Swiss rail freight operator SBB Cargo is equipping its entire fleet of freight cars with radio frequency identification technology to monitor their movements into and out of stations and yards. The deployment, which launched this year, follows an installation of RFID technology on all passenger cars operated by SBB Cargo's parent company, Swiss Federal Railways (SBB).
SBB Cargo expects to have 1,000 of its 6,700 freight cars tagged by the end of this month, and approximately 5,000 tagged by the end of next year. The technology, provided by Finnish RFID company Vilant, using Vilant's own UHF RFID readers, as well as ruggedized Ironside tags from Confidex, allows SBB Cargo and its customers to identify exactly when each car rolls into a station and when it leaves, as well as in what order the cars are coupled. That makes the loading and unloading process easier for SBB Cargo's customers, the company reports, while also preventing errors or freight delivery delays.
SBB Cargo, based in Olten, Switzerland, operates a freight network that has been transitioning from road to railroad. Altogether, the company transports 175,000 tons of goods throughout Switzerland daily. Freight moves through the country in SBB rail cars from one station to another, often passing through one or more of three marshalling (shunting) yards in which cars can be transferred from one train to the next. The company is responsible for the cars, whether they are loaded or empty, and is also charged with collecting freight cars from customers and shunting them back to marshalling yards for use by other recipients. Therefore, the movements of cars, and the monitoring of those movements, can be a highly complex process. At the same time, SBB notes, errors are expensive—if a loaded car is delayed, or if no empty car is available when a customer needs one, the cost to customers can be high.
Traditionally, freight car management has been a manual process involving rail yard personnel walking along the tracks with pen and paper, writing down cars' serial numbers, and then bringing that paperwork back to the office. Not only is the manual method slow, but it is prone to errors since numbers are first handwritten, then keyed in at the office, based on that handwriting. For customers whose cargo is loaded into cars on the tracks, information about what freight has arrived at each station can be delayed by hours or days.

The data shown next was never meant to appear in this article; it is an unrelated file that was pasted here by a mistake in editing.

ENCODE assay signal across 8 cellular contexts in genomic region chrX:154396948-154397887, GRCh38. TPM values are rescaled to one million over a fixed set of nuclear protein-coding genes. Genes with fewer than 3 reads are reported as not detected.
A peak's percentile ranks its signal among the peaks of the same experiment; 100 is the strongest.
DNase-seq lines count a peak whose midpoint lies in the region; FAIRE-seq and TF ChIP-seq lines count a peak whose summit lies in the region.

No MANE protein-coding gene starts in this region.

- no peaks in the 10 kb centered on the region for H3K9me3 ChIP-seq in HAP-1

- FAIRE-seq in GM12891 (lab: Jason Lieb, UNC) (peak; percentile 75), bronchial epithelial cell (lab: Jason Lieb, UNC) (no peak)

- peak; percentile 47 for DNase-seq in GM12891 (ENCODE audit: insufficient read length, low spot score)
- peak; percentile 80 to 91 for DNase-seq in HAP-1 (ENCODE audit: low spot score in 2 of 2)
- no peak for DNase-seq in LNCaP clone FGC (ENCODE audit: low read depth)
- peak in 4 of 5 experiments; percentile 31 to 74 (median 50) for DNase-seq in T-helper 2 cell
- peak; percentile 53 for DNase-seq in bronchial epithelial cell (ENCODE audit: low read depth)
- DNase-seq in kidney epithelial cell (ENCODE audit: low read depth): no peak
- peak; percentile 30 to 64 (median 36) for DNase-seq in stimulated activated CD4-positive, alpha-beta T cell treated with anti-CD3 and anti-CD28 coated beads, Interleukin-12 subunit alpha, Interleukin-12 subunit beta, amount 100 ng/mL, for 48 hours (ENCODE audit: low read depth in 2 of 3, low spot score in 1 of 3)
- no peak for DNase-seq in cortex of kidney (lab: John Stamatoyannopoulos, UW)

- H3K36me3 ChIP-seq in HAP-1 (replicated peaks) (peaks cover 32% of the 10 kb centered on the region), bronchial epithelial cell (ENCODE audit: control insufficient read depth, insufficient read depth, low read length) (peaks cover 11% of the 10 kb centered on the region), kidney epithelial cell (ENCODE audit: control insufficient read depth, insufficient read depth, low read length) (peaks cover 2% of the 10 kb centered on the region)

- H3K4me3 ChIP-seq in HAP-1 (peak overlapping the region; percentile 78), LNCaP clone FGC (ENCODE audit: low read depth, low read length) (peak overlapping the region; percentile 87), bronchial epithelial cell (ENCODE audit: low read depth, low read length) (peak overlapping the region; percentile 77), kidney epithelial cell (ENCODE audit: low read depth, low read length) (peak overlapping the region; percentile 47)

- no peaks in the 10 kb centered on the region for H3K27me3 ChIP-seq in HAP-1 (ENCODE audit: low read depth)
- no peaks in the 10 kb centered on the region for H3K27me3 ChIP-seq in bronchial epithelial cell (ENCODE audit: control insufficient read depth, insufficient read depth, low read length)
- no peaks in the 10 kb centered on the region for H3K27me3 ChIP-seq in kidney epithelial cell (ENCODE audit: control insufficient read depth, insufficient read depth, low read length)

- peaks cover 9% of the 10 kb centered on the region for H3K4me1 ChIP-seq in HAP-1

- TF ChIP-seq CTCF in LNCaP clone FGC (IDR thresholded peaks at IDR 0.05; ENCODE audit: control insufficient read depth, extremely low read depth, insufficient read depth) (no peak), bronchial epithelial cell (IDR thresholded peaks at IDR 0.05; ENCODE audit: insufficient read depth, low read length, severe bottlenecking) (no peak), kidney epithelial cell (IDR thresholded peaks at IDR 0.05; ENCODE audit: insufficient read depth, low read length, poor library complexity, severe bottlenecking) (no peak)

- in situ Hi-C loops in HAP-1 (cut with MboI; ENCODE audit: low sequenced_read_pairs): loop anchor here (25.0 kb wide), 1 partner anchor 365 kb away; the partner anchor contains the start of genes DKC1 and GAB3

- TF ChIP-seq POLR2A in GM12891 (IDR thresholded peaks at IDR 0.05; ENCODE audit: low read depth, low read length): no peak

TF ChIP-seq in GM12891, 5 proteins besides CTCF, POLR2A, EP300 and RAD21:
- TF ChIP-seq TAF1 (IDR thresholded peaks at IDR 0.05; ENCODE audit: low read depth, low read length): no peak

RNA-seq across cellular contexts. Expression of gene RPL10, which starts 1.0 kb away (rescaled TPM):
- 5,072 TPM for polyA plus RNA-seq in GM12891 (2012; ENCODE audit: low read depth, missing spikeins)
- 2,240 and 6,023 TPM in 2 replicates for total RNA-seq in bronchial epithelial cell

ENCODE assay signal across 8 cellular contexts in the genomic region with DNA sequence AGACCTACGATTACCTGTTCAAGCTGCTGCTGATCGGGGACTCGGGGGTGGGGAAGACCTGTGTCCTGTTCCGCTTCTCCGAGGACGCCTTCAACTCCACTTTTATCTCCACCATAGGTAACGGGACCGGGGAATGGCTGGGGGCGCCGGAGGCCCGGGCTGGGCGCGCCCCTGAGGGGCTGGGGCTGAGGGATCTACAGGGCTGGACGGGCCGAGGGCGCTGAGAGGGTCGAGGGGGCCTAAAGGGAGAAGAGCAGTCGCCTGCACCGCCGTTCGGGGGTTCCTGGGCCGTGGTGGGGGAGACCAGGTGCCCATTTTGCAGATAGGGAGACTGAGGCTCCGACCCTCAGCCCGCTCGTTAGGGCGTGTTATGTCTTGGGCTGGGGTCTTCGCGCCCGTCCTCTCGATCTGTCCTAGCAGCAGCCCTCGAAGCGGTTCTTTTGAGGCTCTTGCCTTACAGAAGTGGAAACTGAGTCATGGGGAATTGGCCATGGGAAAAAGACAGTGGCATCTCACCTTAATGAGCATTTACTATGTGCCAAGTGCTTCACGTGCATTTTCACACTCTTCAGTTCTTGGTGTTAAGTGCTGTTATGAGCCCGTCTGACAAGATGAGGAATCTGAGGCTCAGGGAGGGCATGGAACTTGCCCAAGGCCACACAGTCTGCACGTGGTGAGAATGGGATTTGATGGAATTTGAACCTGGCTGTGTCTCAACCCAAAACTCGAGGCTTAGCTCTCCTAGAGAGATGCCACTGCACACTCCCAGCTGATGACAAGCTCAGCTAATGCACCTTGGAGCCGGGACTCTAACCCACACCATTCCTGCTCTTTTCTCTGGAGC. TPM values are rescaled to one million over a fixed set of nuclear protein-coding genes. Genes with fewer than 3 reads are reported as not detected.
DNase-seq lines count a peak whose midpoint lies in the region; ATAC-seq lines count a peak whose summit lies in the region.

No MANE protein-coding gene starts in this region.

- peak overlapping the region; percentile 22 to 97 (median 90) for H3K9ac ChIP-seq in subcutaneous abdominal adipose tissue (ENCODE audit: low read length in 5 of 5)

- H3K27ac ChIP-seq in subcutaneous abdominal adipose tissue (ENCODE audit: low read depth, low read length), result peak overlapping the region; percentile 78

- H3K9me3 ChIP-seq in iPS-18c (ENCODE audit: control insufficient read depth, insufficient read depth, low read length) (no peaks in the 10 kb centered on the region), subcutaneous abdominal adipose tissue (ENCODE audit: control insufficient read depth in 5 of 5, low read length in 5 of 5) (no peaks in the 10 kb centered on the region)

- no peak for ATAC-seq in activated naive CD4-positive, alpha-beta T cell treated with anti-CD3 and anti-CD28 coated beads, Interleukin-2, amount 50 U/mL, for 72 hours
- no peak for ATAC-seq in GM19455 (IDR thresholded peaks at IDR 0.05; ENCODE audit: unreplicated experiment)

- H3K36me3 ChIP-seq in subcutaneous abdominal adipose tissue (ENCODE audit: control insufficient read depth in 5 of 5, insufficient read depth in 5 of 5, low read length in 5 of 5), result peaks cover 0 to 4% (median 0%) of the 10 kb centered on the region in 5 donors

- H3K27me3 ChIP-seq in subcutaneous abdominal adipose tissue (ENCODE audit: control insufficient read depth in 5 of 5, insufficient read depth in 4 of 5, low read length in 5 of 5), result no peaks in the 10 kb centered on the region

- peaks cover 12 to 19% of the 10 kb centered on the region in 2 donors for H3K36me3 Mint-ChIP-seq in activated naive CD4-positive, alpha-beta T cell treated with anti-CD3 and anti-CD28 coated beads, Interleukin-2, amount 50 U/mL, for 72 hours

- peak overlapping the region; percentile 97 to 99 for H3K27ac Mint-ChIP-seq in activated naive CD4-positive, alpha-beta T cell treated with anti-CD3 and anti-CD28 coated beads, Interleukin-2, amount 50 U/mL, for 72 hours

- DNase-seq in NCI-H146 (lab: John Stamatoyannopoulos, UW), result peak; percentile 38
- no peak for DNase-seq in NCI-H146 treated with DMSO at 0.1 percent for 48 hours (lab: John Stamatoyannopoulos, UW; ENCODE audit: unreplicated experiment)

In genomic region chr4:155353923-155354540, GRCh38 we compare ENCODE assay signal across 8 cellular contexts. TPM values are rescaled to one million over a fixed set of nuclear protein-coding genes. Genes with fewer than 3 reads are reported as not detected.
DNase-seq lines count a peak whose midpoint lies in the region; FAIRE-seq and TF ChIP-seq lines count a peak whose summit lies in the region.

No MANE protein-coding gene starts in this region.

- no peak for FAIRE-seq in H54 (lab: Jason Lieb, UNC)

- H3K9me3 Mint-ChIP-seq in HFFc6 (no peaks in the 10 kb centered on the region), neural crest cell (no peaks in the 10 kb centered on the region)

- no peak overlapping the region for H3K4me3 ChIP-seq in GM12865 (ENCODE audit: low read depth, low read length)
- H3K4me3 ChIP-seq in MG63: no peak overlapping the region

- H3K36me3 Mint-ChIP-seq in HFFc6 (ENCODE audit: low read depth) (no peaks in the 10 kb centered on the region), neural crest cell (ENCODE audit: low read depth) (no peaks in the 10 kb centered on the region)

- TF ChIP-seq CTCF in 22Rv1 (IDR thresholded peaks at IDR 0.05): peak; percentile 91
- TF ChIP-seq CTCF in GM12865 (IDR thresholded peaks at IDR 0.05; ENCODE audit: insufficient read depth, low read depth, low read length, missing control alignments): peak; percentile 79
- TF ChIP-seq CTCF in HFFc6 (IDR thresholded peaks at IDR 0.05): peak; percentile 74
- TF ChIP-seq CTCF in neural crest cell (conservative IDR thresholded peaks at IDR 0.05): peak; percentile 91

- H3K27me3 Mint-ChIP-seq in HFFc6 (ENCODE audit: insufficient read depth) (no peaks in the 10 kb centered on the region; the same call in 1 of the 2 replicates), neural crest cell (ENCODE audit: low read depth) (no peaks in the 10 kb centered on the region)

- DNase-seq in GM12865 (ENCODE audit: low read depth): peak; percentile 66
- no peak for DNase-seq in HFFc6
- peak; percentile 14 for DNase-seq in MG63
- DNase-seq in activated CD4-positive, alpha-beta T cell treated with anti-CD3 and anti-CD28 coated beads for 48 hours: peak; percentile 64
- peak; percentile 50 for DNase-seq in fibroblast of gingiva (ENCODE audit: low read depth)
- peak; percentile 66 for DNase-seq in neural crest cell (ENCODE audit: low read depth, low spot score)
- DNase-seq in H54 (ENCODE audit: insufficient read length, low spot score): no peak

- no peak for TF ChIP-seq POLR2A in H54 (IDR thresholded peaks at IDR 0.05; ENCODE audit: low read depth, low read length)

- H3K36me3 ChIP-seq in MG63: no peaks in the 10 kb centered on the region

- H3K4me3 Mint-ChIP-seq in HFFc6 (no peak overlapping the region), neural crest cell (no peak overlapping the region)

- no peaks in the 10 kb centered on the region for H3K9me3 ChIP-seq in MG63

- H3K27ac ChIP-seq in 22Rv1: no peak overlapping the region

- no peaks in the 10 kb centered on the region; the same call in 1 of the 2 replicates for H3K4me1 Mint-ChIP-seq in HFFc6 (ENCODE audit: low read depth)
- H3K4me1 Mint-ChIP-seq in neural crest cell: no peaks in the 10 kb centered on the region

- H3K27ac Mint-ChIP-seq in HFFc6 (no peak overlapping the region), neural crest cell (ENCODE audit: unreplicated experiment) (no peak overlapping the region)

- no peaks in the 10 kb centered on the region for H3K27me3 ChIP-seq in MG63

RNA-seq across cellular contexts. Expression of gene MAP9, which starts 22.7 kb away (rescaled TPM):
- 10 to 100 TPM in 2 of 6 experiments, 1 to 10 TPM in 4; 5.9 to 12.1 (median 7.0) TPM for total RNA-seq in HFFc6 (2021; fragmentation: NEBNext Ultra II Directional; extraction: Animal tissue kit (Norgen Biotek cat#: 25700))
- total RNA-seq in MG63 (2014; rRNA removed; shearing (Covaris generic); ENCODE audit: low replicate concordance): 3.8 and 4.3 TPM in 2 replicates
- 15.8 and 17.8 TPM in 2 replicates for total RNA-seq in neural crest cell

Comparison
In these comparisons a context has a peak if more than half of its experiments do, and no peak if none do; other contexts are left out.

Therefore, SBB Cargo has been looking to technology to improve that process, according to Christian Schmidt, SBB Cargo's director of asset intelligence. The RFID deployment, Schmidt explains, is part of SBB Cargo's automation initiative to create what it calls an "intelligent freight car." In addition to installing RFID technology to identify the movements of every loaded and empty car, the company is also using GPS and sensors to track the location of and temperature within some of its refrigerated cars, as well as humidity and vibration level.
With the RFID system in place, SBB Cargo's dispatchers and customers can receive an automatic alert via e-mail or text message when each car arrives at a station or yard, displaying not only which cars have arrived and the freight with which they are associated, but also the order in which they have arrived, so that loading or unloading can be arranged accordingly. The primary goal, Schmidt explains, is to prevent mistakes. "Sometimes, we have differences between the reality and the data in our systems," he says. "In general, with automation, we could increase our competitiveness and improve safety," since fewer employees would need to walk through the active railyard identifying cars.
SBB Cargo began investigating RFID more than a year ago, eventually selecting the Vilant system. Since then, it has been testing the technology on different types of cars with a variety of surface types, in order to identify the best tag placement and tag type. The tags are now being applied to both sides of every car, says Verena Dickmann, Vilant's project engineer.
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